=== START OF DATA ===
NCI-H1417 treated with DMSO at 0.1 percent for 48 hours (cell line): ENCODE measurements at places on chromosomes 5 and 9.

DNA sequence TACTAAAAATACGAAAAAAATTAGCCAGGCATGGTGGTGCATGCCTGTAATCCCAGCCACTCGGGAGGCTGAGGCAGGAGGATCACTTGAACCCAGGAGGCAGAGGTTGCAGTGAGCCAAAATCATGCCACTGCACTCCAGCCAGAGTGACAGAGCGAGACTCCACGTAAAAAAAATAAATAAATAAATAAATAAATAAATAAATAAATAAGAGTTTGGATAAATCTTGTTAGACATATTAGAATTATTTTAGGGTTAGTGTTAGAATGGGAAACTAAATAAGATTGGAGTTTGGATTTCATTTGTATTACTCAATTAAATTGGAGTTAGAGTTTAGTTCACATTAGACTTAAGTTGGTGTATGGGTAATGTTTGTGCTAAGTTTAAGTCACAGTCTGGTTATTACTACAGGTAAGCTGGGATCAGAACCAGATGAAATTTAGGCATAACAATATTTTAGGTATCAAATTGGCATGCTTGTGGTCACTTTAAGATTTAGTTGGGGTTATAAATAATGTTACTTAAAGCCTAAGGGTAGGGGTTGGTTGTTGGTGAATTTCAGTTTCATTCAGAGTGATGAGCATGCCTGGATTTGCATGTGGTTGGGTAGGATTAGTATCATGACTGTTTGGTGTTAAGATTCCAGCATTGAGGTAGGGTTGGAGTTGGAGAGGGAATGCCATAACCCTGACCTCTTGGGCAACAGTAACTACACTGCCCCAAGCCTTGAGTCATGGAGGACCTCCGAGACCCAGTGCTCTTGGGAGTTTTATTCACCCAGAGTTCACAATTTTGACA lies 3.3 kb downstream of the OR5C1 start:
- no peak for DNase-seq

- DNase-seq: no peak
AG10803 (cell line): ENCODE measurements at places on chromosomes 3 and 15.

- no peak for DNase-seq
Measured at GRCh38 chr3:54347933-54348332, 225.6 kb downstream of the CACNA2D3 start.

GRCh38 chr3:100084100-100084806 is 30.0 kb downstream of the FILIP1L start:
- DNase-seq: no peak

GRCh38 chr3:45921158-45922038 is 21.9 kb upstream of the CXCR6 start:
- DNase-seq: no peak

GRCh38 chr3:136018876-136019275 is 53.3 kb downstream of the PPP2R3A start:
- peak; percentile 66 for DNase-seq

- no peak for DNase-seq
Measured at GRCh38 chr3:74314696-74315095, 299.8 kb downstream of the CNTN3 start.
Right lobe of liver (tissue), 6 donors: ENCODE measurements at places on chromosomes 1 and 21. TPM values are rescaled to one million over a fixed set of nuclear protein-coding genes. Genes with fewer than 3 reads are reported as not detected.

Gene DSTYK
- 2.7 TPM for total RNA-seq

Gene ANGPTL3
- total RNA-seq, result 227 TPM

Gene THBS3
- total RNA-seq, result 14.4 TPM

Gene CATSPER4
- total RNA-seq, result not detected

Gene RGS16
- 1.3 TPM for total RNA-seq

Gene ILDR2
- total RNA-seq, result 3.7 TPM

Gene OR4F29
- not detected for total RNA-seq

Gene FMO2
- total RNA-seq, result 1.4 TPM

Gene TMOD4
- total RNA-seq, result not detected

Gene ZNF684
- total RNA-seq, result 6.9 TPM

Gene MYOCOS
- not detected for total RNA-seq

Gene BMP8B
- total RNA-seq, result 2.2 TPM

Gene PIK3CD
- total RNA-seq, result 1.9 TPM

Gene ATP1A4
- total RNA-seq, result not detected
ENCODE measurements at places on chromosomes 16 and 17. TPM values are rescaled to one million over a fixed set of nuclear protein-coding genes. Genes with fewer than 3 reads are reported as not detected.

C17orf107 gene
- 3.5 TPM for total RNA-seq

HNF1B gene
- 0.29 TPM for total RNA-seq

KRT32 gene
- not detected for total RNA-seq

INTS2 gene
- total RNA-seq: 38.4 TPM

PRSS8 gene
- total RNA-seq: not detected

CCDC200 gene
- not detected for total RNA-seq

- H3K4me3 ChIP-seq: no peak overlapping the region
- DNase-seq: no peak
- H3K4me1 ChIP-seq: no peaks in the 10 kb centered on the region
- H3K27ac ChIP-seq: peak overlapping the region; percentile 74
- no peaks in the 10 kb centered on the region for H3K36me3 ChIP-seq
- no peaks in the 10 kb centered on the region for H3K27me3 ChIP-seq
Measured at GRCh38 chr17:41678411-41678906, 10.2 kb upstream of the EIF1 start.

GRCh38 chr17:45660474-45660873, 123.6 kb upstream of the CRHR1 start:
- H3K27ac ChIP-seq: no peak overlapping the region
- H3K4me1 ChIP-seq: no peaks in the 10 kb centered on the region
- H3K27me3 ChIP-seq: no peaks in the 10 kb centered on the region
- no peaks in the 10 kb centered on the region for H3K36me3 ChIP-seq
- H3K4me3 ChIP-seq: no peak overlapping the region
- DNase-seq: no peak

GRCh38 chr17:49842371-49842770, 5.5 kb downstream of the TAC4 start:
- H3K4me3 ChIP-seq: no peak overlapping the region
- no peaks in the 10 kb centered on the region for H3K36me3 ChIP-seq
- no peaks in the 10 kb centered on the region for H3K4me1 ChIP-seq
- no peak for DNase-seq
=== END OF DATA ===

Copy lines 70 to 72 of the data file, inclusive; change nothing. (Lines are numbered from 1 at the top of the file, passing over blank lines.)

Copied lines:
- H3K4me3 ChIP-seq: no peak overlapping the region
- DNase-seq: no peak

GRCh38 chr17:49842371-49842770, 5.5 kb downstream of the TAC4 start: